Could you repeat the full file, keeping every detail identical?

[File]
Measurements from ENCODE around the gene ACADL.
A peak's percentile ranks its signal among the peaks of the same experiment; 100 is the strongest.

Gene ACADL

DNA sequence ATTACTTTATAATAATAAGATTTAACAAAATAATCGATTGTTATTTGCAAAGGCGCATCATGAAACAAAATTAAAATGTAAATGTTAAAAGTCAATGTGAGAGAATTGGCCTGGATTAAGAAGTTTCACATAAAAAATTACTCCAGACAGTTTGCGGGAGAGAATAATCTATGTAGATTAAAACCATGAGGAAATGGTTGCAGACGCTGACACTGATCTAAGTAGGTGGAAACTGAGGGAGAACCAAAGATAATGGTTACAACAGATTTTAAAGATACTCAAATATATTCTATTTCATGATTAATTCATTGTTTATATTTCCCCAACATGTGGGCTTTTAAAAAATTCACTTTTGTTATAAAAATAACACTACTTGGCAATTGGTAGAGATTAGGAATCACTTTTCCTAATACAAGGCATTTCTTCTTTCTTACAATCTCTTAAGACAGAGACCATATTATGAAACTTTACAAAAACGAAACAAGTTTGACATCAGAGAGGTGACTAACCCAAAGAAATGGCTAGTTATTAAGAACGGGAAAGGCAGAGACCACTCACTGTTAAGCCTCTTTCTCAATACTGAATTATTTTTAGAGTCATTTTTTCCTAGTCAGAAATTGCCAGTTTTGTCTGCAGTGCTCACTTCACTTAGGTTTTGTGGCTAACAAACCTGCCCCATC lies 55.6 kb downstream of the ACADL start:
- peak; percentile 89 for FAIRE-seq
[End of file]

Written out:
Measurements from ENCODE around the gene ACADL.
A peak's percentile ranks its signal among the peaks of the same experiment; 100 is the strongest.

Gene ACADL

DNA sequence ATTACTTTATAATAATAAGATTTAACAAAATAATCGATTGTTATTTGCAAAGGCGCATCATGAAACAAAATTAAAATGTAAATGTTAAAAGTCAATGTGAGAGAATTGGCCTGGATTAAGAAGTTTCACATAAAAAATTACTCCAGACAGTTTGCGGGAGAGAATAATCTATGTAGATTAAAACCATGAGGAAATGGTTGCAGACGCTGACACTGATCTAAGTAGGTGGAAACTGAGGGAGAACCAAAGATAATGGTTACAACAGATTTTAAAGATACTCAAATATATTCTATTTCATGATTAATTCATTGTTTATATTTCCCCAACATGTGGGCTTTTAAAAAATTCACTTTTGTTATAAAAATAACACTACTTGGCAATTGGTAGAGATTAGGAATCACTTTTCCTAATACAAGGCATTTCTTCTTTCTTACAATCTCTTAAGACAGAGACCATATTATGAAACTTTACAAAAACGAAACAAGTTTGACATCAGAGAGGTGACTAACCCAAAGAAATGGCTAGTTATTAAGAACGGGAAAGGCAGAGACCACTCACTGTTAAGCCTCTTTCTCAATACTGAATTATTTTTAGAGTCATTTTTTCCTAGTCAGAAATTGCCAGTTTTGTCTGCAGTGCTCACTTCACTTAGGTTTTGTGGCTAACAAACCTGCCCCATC lies 55.6 kb downstream of the ACADL start:
- peak; percentile 89 for FAIRE-seq